How does human migration affect geography

1. Build background about human migration and types of migration.
Explain to students that human migration is the movement of people from one place in the world to another. Ask: What are some different types of human movements? Then tell students that people move for many reasons, and that types of human migration include:

  • internal migration: moving within a state, country, or continent
  • external migration: moving to a different state, country, or continent
  • emigration: leaving one country to move to another
  • immigration: moving into a new country
  • return migration: moving back to where you came from
  • seasonal migration: moving with each season or in response to labor or climate conditions

2. Discuss people who migrate.
Tell students that people who migrate fall into several categories:

  • An emigrant is a person who is leaving one country to live in another.
  • An immigrant is a person who is entering a country from another to make a new home.
  • A refugee is a person who has moved to a new country because of a problem in their former home.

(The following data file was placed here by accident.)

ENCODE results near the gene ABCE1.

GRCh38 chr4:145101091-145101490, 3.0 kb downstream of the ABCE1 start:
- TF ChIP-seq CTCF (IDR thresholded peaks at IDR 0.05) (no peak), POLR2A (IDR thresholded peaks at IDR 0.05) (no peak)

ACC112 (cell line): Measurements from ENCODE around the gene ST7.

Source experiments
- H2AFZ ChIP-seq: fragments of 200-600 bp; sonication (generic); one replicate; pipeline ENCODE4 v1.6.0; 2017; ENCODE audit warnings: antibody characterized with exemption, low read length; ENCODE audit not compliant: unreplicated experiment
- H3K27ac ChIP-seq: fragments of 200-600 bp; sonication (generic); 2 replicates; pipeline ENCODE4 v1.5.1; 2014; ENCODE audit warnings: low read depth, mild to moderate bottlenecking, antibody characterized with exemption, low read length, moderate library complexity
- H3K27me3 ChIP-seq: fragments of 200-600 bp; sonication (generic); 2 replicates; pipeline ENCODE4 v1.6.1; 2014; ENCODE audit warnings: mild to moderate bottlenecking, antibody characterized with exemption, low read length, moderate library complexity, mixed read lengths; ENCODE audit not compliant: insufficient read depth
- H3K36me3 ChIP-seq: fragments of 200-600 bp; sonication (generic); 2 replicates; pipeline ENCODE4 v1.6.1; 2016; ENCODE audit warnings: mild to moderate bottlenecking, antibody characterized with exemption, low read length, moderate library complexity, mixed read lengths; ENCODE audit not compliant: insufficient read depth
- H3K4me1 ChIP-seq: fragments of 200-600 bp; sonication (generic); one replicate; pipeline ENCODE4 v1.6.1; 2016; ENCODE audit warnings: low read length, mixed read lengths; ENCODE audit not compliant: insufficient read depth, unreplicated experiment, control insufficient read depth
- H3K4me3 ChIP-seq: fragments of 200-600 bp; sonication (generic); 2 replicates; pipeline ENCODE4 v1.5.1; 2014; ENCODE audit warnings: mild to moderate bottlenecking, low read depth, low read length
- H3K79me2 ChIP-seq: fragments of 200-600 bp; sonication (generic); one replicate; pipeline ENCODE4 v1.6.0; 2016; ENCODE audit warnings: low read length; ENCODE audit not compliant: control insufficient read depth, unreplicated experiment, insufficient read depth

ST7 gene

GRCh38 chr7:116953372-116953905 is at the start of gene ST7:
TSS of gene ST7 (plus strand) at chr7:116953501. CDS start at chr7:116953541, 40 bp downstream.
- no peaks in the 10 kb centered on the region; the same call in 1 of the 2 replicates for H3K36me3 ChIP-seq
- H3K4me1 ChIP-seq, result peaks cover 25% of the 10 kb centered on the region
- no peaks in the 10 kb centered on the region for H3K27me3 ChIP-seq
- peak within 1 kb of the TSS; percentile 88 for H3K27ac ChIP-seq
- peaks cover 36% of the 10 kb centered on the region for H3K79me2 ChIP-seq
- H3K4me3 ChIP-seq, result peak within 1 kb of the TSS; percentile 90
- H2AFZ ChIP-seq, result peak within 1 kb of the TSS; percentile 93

Have students provide specific examples of each to demonstrate understanding of the differences between the three terms.

3. Brainstorm reasons for migrating.
Ask: Why do people move? What forces do you think drive human migration? Then explain to students that people move for many reasons and that those reasons are called push factors and pull factors. Tell students that push factors include leaving a place because of a problem, such as a food shortage, war, or flood. Tell students that pull factors include moving to a place because of something good, such as a nicer climate, more job opportunities, or a better food supply. Ask: What effect does a region’s economy, climate, politics, and culture have on migration to and from the area? Have students brainstorm additional reasons for migrating, such as displacement by a natural disaster, lack of natural resources, the state of an economy, and more.

Informal Assessment

Check students’ comprehension. Make sure they understand the difference between emigrants, immigrants, and refugees.